At sea level, the atmosphere is 20.93% oxygen; this percentage becomes progressively less at greater altitudes, due to the combined effects of decreased gravity and temperature. At higher altitudes, the body compensates for the decrease in available oxygen by increasing its production of erythrocytes, commonly known as red blood cells, which transport oxygen through the body. This increased production in red blood cells begins in the kidneys, through the production of the hormone erythropoietin (EPO).
The athlete who trains at altitude will develop—over a period of one to three months—a greater physical ability to utilize oxygen for performance in the thinner, less oxygen-rich air of high altitude; once trained, the capacity to produce greater numbers of red blood cells will remain a factor for a number of weeks, in an ever-decreasing amount. Altitude training is used by a wide variety of athletes, including those in sports where aerobic capacity is of prime importance, such as swimmers and cyclists, as well as athletes in sports where the body's anaerobic system is the focus, including sprinters and team sport athletes.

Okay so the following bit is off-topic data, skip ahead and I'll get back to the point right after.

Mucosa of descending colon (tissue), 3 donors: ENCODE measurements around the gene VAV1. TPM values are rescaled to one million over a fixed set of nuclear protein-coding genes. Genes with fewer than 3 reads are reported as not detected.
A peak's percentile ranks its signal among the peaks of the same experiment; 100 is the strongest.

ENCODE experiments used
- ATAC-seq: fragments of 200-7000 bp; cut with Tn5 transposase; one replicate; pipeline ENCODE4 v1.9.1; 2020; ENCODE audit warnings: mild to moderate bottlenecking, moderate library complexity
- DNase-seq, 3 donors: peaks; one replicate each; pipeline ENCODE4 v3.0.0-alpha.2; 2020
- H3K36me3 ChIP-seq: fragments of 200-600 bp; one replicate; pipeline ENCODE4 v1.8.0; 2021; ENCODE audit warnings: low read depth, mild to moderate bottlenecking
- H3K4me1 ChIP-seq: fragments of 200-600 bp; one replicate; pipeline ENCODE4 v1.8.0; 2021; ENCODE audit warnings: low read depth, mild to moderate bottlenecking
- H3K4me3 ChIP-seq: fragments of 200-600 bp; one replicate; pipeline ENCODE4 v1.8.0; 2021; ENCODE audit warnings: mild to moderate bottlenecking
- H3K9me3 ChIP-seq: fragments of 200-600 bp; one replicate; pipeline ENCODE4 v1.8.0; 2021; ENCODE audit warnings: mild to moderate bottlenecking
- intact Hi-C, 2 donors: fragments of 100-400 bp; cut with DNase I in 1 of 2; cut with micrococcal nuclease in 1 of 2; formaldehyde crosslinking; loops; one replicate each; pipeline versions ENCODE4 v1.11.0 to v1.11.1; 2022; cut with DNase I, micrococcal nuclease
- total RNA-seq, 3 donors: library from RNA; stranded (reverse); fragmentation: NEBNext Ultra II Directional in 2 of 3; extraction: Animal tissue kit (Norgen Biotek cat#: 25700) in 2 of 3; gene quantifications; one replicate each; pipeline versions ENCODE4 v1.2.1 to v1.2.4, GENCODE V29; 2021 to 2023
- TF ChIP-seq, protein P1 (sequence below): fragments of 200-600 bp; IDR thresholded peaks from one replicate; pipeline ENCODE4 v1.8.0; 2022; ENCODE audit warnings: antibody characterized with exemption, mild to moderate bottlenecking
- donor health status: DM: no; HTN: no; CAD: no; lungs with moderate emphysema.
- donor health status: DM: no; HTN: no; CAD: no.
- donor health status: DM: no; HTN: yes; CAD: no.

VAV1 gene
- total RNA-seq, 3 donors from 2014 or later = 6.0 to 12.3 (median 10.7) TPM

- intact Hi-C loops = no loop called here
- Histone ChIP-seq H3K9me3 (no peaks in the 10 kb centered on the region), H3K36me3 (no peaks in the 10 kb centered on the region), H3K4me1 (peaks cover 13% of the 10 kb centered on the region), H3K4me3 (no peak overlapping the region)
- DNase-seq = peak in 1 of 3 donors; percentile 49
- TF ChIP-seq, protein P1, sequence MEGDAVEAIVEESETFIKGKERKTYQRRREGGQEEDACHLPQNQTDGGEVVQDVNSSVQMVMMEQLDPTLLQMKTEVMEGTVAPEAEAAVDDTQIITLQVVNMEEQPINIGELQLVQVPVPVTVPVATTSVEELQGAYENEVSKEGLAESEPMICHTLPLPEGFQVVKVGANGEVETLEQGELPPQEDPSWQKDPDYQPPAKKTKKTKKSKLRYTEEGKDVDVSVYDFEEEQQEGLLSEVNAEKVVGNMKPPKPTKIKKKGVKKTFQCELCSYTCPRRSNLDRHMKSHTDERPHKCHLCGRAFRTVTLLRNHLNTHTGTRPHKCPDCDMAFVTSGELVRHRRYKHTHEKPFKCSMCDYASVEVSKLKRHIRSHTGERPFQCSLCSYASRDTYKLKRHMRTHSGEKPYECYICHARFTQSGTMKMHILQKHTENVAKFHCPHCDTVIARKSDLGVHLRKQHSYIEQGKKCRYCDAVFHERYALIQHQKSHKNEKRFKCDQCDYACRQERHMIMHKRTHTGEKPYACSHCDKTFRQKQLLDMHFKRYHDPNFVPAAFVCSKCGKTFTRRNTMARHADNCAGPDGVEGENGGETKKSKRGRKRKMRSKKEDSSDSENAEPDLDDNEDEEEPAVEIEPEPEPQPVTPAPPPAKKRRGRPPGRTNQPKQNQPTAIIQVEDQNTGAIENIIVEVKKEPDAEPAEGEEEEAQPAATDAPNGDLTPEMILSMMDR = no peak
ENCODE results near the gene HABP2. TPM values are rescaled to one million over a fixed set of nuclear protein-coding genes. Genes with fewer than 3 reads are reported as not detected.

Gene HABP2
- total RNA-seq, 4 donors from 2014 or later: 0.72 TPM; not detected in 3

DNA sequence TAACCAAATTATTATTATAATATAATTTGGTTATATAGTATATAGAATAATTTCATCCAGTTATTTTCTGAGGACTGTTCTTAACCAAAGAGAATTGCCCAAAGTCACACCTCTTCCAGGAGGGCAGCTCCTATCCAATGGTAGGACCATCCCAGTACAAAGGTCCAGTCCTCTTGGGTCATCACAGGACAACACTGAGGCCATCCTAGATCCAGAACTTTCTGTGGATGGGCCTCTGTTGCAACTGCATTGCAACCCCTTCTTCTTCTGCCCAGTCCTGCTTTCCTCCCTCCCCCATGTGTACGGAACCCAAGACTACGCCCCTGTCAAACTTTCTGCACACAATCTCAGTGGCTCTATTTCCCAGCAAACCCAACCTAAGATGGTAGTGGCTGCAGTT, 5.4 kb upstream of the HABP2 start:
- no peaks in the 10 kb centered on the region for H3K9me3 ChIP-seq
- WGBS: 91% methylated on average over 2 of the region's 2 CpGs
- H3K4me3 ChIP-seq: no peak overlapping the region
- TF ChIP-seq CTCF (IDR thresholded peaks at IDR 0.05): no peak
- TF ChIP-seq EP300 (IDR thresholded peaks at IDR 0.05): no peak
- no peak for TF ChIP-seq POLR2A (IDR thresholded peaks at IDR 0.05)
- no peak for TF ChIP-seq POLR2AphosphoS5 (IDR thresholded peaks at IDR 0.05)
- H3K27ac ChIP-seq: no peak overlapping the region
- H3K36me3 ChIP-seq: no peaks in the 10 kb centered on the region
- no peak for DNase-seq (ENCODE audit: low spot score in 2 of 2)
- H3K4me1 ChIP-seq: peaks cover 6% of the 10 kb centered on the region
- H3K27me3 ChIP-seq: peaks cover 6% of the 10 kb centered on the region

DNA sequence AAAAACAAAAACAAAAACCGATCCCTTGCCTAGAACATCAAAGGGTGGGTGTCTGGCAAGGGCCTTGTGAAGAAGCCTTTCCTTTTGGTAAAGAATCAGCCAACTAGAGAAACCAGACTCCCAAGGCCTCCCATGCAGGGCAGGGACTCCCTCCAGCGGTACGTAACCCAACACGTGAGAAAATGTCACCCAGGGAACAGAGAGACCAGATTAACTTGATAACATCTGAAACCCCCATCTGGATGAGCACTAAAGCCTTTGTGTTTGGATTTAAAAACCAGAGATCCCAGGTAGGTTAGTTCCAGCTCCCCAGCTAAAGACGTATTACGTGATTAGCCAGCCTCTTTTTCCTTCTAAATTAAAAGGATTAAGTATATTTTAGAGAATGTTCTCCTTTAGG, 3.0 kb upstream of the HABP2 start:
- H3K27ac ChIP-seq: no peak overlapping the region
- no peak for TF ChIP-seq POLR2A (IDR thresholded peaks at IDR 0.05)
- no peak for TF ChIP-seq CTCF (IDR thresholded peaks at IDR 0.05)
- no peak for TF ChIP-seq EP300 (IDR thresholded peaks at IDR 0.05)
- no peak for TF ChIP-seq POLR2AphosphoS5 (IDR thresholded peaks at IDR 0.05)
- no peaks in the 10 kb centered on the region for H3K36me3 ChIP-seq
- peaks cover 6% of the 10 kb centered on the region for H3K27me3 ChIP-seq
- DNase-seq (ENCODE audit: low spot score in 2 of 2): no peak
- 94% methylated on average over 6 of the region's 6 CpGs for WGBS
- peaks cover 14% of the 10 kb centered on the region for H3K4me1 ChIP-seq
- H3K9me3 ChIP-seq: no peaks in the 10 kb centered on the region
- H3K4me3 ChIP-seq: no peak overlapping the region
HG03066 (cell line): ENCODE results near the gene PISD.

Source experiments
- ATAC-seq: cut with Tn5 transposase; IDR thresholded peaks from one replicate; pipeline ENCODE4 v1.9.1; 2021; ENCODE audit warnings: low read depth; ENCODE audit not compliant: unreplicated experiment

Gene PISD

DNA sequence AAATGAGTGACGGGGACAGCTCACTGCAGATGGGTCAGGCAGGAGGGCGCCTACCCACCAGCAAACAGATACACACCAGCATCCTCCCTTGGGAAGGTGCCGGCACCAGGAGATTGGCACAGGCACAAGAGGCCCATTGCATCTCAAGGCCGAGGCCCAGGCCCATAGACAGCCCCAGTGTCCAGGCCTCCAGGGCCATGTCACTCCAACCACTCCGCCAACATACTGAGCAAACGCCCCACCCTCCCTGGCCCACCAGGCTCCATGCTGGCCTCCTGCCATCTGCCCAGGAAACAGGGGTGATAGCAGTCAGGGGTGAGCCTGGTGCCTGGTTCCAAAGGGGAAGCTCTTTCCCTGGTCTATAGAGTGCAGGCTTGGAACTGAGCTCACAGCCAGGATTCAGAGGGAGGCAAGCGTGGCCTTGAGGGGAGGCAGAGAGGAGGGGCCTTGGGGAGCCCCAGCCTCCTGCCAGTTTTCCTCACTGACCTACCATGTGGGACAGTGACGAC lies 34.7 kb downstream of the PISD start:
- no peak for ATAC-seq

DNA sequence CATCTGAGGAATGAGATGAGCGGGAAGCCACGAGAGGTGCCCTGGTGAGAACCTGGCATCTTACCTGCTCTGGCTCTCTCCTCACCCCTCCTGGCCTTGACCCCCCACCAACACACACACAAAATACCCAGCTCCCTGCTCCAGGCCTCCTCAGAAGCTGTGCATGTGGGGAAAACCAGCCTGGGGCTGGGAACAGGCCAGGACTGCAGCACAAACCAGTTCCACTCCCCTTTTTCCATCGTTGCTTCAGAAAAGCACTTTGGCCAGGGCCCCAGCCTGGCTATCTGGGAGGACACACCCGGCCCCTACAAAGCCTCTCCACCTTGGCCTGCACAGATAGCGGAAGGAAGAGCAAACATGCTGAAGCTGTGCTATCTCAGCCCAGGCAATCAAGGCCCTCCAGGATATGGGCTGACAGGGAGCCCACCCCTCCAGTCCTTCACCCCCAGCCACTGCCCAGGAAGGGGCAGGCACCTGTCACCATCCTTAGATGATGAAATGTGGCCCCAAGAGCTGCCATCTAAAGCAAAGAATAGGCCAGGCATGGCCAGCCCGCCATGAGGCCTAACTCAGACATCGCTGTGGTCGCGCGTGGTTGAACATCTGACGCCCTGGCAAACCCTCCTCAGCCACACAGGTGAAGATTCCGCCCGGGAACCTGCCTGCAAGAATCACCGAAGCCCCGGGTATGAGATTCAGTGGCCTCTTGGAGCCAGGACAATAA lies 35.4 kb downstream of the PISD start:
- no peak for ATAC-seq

Altitude training is broken further into three types: "live high/train high," whereby the athlete both lives and trains at altitude; "live high/train low," a regime where the athlete lives at altitude but trains at sea level; and sea-level training, where the reduced oxygen environment of higher altitudes may be replicated through an artificially configured house or training "tent."
The extensive scientific research regarding altitude training confirms that all three methods will enhance sea level performance. At altitude training conducted at 8,000 ft (2,500 m), the reduced level of oxygen compels the body to increase production of red blood cells, the agents for the transport of oxygen in the bloodstream. Increased red blood cell production is triggered by the releases in the kidneys of the hormone erythropoietin (EPO). Altitude training will increase oxygen capacity by between 2% and 3% within three months of commencement, a significant factor in many sports. This benefit will be lost to the athlete within three months of the completion of altitude training.